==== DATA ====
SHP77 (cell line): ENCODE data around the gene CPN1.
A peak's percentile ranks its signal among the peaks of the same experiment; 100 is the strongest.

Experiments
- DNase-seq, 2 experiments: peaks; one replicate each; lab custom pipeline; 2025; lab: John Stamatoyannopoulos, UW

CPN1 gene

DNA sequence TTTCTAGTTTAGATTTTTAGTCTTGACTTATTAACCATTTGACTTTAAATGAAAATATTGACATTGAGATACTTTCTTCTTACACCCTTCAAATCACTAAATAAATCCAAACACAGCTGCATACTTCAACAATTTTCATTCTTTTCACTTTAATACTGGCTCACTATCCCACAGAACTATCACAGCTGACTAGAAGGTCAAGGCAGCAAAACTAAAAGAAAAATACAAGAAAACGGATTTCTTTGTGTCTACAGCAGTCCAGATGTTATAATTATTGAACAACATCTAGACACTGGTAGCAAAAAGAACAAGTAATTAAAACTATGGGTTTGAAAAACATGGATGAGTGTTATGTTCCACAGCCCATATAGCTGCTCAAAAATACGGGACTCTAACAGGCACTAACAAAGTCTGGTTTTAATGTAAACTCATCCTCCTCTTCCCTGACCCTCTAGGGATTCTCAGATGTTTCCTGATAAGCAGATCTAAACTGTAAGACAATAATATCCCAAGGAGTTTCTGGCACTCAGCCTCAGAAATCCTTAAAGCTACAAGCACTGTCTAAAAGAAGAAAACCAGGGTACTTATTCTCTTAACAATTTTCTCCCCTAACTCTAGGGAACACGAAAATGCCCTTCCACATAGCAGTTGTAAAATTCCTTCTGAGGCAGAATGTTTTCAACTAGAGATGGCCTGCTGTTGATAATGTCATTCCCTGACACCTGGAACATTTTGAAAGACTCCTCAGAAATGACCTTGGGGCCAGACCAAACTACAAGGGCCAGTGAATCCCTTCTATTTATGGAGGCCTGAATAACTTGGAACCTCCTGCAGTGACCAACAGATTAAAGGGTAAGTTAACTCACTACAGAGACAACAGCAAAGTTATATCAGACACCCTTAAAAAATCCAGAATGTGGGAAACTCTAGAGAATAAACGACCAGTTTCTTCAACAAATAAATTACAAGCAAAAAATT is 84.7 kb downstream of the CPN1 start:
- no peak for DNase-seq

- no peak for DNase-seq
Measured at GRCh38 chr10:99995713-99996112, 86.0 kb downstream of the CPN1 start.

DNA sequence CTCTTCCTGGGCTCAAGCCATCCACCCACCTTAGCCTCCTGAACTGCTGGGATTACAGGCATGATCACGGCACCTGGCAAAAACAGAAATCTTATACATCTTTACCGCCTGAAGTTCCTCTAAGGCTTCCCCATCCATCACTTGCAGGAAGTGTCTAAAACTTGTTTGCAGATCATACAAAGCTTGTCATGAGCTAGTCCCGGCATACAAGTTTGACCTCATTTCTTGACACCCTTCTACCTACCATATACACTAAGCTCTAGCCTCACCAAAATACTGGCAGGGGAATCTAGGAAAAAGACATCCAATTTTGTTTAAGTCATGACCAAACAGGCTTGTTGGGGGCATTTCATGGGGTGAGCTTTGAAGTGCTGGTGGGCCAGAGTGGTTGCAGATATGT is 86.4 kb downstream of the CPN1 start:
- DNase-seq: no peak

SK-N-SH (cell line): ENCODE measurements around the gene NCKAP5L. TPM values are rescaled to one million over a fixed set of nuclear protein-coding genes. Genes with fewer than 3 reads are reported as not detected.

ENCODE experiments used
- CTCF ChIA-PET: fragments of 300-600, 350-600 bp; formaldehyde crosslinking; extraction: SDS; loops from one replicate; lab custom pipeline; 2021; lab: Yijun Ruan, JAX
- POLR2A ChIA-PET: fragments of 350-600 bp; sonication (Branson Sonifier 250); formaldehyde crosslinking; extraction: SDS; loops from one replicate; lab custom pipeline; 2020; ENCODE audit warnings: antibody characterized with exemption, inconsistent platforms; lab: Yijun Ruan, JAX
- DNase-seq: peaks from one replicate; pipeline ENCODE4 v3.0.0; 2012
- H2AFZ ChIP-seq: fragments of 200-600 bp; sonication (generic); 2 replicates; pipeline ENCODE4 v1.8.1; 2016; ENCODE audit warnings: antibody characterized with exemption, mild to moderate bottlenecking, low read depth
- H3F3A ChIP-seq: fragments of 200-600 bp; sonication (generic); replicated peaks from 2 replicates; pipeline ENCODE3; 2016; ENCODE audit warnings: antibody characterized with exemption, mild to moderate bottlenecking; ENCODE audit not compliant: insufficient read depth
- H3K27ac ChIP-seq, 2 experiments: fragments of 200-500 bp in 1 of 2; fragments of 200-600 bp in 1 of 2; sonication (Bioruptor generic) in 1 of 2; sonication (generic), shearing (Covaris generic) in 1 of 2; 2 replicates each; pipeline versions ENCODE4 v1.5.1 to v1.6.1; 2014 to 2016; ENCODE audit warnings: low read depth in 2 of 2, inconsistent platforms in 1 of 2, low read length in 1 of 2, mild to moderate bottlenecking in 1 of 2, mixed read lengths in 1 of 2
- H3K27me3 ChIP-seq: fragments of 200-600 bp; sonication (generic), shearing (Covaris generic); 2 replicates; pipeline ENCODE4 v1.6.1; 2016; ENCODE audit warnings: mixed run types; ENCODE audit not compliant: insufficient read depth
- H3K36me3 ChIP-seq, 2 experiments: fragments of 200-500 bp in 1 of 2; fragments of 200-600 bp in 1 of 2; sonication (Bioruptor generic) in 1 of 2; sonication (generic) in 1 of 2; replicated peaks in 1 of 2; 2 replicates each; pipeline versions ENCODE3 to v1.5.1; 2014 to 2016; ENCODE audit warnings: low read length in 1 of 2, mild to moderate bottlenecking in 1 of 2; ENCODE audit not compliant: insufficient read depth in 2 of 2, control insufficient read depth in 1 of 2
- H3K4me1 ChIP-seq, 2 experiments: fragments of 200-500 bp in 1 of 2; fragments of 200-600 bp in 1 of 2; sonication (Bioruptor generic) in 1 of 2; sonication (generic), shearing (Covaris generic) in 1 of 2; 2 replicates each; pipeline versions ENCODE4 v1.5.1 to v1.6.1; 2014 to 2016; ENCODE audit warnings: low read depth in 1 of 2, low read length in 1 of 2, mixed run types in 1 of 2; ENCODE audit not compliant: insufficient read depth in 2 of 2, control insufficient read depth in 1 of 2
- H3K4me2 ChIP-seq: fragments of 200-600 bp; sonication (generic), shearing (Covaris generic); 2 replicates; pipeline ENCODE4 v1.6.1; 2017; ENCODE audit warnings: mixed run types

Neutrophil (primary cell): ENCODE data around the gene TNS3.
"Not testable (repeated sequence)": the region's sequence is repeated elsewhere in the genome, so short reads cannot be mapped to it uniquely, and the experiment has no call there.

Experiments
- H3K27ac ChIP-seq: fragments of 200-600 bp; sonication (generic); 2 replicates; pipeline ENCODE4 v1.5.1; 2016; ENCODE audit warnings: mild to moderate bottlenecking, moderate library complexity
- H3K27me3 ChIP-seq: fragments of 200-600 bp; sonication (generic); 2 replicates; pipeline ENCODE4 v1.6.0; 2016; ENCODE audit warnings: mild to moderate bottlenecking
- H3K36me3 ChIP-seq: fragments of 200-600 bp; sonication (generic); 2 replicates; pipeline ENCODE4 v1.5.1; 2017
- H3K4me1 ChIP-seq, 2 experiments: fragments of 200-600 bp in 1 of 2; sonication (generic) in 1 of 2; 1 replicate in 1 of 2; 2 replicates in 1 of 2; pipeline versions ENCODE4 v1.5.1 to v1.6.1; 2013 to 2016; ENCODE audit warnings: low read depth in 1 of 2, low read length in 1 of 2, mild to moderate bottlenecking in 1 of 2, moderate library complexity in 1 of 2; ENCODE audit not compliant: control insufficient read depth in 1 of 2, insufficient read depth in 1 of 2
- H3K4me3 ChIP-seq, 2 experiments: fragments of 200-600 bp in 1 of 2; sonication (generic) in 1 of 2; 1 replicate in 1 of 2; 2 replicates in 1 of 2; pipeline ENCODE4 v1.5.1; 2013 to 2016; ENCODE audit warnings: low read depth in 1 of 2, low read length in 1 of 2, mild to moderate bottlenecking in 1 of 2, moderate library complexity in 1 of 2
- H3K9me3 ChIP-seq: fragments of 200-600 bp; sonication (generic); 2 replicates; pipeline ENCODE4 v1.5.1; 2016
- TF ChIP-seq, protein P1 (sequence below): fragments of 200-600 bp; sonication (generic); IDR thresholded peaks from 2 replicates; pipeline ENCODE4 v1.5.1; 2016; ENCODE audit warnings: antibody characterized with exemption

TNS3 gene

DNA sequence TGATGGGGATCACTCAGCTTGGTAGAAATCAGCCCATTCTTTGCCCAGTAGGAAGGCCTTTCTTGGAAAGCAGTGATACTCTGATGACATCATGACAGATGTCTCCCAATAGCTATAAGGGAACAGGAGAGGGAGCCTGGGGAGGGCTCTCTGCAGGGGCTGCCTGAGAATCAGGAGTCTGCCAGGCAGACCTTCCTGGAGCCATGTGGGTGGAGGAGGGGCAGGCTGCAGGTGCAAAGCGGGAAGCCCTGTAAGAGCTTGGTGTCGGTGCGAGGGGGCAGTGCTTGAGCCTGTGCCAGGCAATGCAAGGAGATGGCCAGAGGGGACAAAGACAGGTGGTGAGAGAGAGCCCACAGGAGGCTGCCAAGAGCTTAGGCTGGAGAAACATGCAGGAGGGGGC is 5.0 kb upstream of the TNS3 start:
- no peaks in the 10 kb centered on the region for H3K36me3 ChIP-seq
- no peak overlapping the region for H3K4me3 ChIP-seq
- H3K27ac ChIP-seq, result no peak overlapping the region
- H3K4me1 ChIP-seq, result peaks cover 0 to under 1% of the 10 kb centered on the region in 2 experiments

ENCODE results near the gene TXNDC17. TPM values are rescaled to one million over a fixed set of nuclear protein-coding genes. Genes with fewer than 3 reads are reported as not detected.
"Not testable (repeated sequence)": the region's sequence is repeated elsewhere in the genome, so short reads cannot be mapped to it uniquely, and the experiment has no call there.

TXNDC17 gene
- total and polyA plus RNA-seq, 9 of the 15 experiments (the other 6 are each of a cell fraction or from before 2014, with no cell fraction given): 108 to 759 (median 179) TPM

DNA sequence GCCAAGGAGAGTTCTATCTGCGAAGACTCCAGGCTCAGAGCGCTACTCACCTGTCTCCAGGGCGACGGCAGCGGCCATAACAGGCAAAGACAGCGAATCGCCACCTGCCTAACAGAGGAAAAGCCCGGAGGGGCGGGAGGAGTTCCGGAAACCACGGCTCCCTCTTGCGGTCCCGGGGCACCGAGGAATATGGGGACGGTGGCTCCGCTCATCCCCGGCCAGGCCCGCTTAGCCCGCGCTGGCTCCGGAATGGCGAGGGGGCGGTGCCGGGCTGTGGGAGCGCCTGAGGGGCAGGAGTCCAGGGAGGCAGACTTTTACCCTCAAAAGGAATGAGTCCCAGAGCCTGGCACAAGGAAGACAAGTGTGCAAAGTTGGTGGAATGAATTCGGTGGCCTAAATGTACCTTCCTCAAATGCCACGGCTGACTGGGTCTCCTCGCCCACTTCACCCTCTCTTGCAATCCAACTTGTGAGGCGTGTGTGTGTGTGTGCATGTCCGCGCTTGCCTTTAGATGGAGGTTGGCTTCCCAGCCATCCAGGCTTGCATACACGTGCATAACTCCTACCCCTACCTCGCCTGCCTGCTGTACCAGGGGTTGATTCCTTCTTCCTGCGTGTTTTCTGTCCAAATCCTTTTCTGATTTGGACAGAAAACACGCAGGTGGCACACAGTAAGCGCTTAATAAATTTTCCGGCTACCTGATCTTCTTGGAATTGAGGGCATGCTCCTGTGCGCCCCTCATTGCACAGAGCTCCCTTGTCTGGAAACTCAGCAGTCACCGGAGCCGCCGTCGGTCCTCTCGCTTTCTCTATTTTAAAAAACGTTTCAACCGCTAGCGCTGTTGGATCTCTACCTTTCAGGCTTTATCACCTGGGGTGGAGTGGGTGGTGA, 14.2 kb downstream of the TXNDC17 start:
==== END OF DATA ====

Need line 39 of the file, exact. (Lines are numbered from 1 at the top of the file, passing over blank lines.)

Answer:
- H3K4me1 ChIP-seq, result peaks cover 0 to under 1% of the 10 kb centered on the region in 2 experiments